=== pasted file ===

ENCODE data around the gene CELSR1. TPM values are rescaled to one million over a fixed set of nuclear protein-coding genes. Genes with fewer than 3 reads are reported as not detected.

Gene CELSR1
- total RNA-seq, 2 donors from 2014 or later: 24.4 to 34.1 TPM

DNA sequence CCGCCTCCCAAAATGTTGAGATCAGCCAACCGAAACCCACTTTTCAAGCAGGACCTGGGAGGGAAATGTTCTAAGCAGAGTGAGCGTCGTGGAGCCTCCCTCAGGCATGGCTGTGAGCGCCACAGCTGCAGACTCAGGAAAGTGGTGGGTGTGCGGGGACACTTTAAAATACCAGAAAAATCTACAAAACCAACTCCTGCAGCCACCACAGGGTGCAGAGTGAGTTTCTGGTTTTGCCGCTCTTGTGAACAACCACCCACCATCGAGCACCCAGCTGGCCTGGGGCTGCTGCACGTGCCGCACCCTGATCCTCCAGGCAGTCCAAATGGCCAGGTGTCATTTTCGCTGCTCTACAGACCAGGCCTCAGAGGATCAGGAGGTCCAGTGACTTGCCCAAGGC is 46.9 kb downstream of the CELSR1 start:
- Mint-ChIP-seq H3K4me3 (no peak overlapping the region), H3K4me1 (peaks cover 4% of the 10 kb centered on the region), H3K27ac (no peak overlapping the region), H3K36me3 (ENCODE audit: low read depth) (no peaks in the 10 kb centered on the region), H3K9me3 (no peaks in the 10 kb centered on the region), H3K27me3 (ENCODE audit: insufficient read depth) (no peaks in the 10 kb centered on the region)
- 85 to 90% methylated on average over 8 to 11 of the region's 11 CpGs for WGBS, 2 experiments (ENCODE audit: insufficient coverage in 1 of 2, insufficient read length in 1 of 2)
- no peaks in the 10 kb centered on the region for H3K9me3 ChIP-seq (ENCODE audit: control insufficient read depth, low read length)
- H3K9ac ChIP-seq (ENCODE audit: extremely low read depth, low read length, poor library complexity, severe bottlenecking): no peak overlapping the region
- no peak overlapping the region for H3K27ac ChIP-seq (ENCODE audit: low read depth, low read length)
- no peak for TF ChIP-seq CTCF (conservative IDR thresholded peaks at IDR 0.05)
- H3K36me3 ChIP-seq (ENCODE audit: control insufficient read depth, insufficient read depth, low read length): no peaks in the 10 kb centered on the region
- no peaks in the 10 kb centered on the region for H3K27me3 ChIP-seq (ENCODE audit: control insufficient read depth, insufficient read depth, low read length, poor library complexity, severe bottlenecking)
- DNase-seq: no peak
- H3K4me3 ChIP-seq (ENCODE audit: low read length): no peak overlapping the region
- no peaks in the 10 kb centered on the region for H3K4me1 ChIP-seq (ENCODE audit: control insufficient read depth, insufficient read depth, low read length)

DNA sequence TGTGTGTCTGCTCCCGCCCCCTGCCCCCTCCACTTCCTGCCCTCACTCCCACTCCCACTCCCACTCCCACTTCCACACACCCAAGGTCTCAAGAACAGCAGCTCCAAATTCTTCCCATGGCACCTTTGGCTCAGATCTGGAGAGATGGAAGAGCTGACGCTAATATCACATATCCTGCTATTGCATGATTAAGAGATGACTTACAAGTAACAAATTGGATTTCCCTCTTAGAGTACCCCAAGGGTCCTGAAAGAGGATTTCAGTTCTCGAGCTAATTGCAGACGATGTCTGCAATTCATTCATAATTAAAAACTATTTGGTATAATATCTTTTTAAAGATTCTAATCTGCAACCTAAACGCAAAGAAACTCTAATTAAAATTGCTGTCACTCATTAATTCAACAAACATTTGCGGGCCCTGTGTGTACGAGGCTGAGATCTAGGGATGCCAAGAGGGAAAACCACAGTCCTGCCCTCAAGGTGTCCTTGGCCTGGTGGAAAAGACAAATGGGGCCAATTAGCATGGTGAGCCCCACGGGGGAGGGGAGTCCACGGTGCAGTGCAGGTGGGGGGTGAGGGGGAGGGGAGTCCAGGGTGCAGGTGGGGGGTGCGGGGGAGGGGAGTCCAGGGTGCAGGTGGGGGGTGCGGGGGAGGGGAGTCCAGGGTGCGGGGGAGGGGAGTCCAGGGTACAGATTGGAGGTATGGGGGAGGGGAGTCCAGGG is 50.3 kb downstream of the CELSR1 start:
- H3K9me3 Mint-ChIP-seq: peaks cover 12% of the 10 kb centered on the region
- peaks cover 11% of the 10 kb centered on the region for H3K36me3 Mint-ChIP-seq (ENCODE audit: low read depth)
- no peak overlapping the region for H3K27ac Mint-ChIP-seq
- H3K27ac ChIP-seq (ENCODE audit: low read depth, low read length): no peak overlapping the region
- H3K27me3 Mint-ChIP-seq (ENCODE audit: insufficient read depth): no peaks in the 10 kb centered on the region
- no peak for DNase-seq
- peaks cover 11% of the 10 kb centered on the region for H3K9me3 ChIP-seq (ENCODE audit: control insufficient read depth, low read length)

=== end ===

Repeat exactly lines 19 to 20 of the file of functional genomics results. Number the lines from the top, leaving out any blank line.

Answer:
- no peak overlapping the region for H3K27ac Mint-ChIP-seq
- H3K27ac ChIP-seq (ENCODE audit: low read depth, low read length): no peak overlapping the region